On Mr. Tait’s return from military service, he was promoted to a more important position, and I continued as secretary. I held this position for four years, but my ambition was to grow up' through the operating rather than through the traffic department.

In a railway the operating might be likened to the manufacturing in a large business, and the traffic to the selling' end. The fact that|Mr. Van Horne’s former secretary had been made a superintendent encouraged me that I might be fortunate, likewise, but I felt that if I hoped for promotion I must fit myself, so I set out to learn telegraphy in spare time and after becoming fairly proficient, spent many evenings in the engine houses, to pick up practical experience.

As secretary, I travelled with Mr. Van Horne on his business and inspection trips, a wonderful opportunity to learn, and from such an expert in the management of railways. I am afraid that during these years I was a great nuisance to roadmasters, despatches, trainmen and engineers, in continually asking questions and trying to pick the meat of their experiences. When the vicepresident’s car was parked at terminals, so soon as I might be spared, I would spend my time in the yards, talking to the yardmaster, switchmen, and watching operations, trying to pick up everything. In fact I lived and slept railroading, permitting athletics only to fill what spare spaces my time might have held.

Before going any further I must give my conception of Mr. Van Horne (knighted in 1894). I had every opportunity to observe him under all conditions, being with him almost constantly. I was always treated as an equal when business was over, as is usual among well bred people who are sure of themselves.

I believed him then to be a great, courageous man,full of imagination, humor and kindliness, although I must say he had not the reputation of generosity where salaries came in. I thought him the greatest railway man ever, and he seemed to me to tower over the officers he came in contact with on operation and construction discussions; not only those of his own line but men from other roads as well. In the many years since that time, with my wide experience in this and other countries, nothing has ever made me change that hero worship. He was artistic, well-read and a delightful host. No man was able to inspire greater loyalty from those who worked with him and for him. He trusted his lieutenants and was not much given to criticism, rather being prone to direct clearly in a general way, and to allow his officers some latitude in the use of their brains. He would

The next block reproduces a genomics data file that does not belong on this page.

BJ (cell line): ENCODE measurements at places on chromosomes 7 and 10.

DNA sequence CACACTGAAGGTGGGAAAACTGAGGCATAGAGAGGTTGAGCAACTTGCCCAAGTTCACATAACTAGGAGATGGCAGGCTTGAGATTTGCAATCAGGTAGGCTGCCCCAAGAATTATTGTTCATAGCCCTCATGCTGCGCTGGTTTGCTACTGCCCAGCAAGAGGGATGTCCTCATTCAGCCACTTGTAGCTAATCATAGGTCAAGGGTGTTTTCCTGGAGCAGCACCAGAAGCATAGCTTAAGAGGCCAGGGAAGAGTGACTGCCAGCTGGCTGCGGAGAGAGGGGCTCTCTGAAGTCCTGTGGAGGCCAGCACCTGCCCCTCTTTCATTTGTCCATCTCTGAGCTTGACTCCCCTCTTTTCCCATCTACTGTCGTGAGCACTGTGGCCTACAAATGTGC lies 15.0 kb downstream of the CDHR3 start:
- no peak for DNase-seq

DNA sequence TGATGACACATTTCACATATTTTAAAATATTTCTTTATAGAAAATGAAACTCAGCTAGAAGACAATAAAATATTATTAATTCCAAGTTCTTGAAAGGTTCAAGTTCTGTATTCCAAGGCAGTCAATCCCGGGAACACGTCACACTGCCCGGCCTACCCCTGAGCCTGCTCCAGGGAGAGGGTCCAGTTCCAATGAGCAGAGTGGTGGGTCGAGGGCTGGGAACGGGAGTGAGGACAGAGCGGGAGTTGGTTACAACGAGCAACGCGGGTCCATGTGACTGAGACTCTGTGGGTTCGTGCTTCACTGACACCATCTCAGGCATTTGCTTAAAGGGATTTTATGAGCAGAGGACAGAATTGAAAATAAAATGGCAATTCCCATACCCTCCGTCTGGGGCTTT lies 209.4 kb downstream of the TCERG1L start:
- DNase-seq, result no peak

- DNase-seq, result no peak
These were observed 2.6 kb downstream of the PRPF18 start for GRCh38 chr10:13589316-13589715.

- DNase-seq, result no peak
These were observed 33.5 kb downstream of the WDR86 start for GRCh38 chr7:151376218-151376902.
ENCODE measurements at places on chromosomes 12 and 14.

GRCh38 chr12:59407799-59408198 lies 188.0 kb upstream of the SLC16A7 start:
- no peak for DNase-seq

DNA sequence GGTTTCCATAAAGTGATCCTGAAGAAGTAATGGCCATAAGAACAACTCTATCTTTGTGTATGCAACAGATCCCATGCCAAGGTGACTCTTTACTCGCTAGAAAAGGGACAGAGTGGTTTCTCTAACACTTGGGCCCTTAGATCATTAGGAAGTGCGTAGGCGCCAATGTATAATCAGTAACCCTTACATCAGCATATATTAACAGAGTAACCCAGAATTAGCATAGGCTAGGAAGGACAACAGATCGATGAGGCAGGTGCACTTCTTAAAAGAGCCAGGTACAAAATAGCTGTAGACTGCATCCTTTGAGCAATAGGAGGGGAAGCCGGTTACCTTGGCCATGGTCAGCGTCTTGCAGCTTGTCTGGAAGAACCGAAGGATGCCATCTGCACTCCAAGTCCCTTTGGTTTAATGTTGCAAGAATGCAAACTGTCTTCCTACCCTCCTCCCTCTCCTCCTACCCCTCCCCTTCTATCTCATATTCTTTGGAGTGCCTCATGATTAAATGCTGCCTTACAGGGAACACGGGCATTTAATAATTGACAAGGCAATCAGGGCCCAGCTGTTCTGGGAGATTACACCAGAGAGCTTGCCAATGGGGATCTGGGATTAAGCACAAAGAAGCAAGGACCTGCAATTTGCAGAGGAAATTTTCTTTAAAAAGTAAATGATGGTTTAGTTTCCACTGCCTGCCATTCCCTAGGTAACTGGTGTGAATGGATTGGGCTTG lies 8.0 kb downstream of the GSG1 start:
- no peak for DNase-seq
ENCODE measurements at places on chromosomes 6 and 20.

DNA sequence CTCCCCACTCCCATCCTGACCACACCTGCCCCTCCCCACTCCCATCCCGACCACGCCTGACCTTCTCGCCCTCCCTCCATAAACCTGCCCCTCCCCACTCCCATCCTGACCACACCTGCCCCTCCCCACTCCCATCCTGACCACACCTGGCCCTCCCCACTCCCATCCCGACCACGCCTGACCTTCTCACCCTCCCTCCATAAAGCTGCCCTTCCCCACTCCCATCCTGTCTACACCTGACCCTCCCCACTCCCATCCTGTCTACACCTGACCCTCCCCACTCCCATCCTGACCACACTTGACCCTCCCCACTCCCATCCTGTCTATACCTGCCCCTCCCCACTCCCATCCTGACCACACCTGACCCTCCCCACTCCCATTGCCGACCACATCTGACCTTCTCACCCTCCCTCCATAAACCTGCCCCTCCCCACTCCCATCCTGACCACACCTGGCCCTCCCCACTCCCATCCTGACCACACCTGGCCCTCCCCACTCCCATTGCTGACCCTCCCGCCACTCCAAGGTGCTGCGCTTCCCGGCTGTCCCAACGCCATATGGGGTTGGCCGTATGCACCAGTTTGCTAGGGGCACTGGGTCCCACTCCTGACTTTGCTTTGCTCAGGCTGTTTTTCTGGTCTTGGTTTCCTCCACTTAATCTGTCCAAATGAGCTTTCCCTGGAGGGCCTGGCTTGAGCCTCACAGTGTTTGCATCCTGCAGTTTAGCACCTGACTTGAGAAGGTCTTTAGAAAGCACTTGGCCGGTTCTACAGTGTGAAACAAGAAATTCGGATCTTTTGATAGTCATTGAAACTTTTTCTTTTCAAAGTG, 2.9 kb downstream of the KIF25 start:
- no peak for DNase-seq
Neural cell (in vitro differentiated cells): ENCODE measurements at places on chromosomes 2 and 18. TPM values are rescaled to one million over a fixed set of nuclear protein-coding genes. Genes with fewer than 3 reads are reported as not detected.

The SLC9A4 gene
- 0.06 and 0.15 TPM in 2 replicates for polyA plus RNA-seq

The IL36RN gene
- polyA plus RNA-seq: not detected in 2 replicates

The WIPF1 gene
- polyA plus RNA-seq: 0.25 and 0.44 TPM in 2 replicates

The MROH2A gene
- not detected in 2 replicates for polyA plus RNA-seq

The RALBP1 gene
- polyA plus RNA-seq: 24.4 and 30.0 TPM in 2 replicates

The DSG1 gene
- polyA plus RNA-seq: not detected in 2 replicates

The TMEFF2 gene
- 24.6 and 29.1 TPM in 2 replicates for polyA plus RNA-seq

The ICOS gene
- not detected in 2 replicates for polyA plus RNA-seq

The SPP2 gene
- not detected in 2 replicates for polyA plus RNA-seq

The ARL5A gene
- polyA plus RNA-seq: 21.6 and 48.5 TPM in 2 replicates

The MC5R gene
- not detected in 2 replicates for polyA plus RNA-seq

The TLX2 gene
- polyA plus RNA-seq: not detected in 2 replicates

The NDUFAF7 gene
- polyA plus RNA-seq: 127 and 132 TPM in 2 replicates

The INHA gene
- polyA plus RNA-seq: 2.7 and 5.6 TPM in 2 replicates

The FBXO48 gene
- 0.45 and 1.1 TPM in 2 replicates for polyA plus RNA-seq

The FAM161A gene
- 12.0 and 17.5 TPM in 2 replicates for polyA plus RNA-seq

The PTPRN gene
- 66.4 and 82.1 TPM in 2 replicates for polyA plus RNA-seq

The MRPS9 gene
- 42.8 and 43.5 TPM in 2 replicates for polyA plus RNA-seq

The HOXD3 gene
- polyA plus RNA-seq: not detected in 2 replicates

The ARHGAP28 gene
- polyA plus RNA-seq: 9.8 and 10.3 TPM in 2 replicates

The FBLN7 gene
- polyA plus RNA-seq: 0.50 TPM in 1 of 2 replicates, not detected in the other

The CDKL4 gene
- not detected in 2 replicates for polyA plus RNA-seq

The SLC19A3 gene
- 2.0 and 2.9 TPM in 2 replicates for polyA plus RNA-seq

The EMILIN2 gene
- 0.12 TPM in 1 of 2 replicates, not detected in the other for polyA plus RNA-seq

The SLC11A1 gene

take big chances himself and liked others who were not afraid to forsake hide-bound traditions. I heard him say that a man has to make so many decisions in big business that if he averages fifty per cent, right he is doing well.

He had no patience with those who hummed and hawed and were afraid of responsibility. There was no responsibility he would not take. There were critics who said he was not so strong as a financier, but not often do we find great financial ability coupled with the power to control large forces of men and to picture the future greatness and requirements of a country.

About 1888, while still secretary and eagerly looking forward to a superintendency, a gentleman who had the privilege to sell newspapers, etc., on the trains, had a quarrel with Mr. Van Horne, giving an ultimatum that unless such and such concessions were made he would withdraw his boys from the trains. Now, Mr. Van Horne was a good poker player and not easily bluffed, so he asked our friend when he proposed to withdraw his newsies. He set Saturday, two days away. His hand was called right there and he left the office in high dudgeon.